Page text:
/ 25 October 2019

Fact-checking is no silver bullet but it does help fight disinformation

Fact-checking organisations should not simply focus on tackling false information
Fact-checking organisations should not simply focus on tackling false information, but also on identifying sources of reliable information and pointing their readers to them. (Reuters)



According to fact-checkers at the Washington Post, United States President Donald Trump has made more than 13 000 false or misleading claims since his inauguration. It is no wonder some people doubt that fact-checking politicians’ claims is an answer to the problems of this misinformation age.

When politicians and journalists from around the globe met at the Global Conference for Media Freedom in London in July, they acknowledged that the rise of misinformation has contributed to declining public trust in politicians and the media.

Effective solutions have not been forthcoming but that does not mean that there are none. As the leaders or founders of fact-checking organisations in Africa, Latin America, and Europe, we know that our work can play a powerful role in countering the effects of misinformation and restoring faith in reliable sources.

This requires, first and foremost, a comprehensive understanding of the challenges we face. Most of the world’s almost 200 fact-checking organisations operate on the assumption that presenting the public with corrected information will convince them to update a false view.

Not surprisingly, most academic work on fact-checking has aimed to test this assumption. The results are promising. Nobody could claim that presenting people with correct information guarantees that they will adjust their views, but studies have shown that fact-checking helps the public to revise their understanding of claims, even when the finding contradicts a firmly held belief.

But simply publishing fact-checks is not enough. Even with the greatest resources it would not be possible to trace everyone who has seen the misinformation and put our fact-check in front of them. And there is simply too much misinformation circulating online and in public debate to fact-check every false claim made.

That is why, beyond identifying and correcting important misinformation, fact-checkers must engage with politicians, the media, social-media platforms and other relevant institutions to reduce the supply.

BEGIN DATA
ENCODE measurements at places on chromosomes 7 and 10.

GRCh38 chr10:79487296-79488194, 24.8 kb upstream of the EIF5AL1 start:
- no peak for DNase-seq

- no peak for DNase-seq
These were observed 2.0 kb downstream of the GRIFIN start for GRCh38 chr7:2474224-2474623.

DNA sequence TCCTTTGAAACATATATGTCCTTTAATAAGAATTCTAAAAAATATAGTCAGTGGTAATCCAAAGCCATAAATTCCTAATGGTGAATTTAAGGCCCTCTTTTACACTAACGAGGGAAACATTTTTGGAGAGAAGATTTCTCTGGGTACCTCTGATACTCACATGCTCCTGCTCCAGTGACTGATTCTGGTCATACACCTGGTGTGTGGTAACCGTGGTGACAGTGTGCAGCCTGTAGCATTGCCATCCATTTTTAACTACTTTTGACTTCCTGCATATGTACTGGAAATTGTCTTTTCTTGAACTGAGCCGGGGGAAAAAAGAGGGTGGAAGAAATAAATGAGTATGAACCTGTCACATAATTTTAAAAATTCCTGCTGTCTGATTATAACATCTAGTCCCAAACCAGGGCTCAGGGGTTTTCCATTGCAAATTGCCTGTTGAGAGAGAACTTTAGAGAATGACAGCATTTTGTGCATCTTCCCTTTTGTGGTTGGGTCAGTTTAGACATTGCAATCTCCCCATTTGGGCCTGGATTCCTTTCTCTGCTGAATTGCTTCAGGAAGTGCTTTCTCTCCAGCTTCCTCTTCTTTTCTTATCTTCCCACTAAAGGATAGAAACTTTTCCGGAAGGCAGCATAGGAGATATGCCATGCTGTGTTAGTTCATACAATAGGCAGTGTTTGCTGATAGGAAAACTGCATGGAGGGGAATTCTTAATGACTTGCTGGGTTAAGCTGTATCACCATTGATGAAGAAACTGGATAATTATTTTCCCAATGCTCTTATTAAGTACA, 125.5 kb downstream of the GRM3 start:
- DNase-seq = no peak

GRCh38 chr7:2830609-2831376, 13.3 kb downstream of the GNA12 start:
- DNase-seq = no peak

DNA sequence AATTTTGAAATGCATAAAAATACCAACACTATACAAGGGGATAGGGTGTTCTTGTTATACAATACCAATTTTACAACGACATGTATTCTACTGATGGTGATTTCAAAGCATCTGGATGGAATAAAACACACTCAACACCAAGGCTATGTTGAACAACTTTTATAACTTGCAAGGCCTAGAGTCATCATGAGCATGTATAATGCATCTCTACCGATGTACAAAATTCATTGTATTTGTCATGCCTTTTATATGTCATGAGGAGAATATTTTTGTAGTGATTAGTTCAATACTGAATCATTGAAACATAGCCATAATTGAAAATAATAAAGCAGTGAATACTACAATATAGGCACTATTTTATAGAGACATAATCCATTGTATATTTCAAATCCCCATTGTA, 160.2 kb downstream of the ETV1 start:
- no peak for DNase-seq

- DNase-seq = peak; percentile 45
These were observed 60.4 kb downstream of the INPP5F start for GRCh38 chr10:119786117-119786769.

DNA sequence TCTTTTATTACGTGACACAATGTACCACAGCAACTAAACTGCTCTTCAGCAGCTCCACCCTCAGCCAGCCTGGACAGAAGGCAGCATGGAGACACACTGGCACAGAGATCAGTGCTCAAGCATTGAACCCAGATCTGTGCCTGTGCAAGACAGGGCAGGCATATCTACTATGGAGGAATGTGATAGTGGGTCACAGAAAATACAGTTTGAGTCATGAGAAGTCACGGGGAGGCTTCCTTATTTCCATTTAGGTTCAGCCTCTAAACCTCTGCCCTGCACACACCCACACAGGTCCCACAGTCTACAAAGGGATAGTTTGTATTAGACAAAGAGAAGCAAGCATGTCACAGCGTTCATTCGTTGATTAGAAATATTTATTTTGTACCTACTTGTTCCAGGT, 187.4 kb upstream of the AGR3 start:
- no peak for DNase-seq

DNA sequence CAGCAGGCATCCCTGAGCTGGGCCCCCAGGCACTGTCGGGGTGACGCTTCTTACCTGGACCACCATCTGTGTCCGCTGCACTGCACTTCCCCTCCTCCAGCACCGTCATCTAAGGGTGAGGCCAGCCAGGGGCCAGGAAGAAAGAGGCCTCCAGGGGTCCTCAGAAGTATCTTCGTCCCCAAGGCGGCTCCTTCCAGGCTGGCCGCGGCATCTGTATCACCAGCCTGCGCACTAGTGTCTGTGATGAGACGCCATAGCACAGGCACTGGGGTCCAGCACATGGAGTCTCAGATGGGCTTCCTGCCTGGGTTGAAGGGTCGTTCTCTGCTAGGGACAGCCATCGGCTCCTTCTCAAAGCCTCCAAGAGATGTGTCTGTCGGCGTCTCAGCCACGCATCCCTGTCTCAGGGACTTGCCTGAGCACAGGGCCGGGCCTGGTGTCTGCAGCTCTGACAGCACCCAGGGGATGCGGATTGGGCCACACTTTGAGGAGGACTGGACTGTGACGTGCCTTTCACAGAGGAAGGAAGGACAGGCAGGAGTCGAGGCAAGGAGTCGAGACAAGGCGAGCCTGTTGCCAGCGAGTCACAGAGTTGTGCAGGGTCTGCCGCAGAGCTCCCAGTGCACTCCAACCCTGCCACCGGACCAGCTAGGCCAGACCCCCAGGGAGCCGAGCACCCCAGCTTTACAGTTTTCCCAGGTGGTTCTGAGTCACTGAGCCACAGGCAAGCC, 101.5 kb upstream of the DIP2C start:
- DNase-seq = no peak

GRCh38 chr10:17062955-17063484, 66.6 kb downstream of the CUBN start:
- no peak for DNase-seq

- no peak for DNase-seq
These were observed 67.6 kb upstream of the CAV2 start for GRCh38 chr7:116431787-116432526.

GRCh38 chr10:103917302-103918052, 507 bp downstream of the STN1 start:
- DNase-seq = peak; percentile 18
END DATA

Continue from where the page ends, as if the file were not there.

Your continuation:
This means contacting public figures to request on-the-record corrections, lodging complaints with standards bodies and providing training to media organisations. It also means working with tech companies to find ways to prevent the wider circulation of misinformation.

Fact-checking organisations should not simply focus on tackling false information, but also on identifying sources of reliable information and pointing their readers to them. And we should work with educational institutions to help teach people to identify false or misleading claims. This is the approach our organisations take and the effect is already apparent.

In January, Ibrahima Diouf, the economist in charge of writing the manifesto of Senegal’s Parti de l’Unité et du Rassemblement, said that, because of Africa Check’s work, writers of political-party manifestos paid more attention to the accuracy of their figures.

In South Africa, ANC general manager Febe Potgieter-Gqubule declared that Africa Check “plays an important role” in keeping political parties and their leaders accountable. Reducing the supply of misinformation by engaging with those in power works.

In Argentina, fact-checking organisation Chequeado has created the country’s first programme to teach critical thinking and news literacy skills to young people. The results of this effort to inoculate the young against the harm caused by misinformation mirrored those of a 2016 study, which showed a huge leap in the ability of school-age children in Uganda to distinguish good and bad health information after being taught similar skills.

We shouldn’t underestimate the scale of the threat posed by misinformation and declining trust but the problem is not intractable. By addressing not only the symptoms, but also the systemic problems that underlie them, fact-checking organisations, media, government, and business can resist these worrisome trends. — © Project Syndicate

Peter Cunliffe-Jones is the founder of Africa Check, Laura Zommer is executive director of Chequeado, Noko Makgato is executive director of Africa Check, and Will Moy is chief executive of Full Fact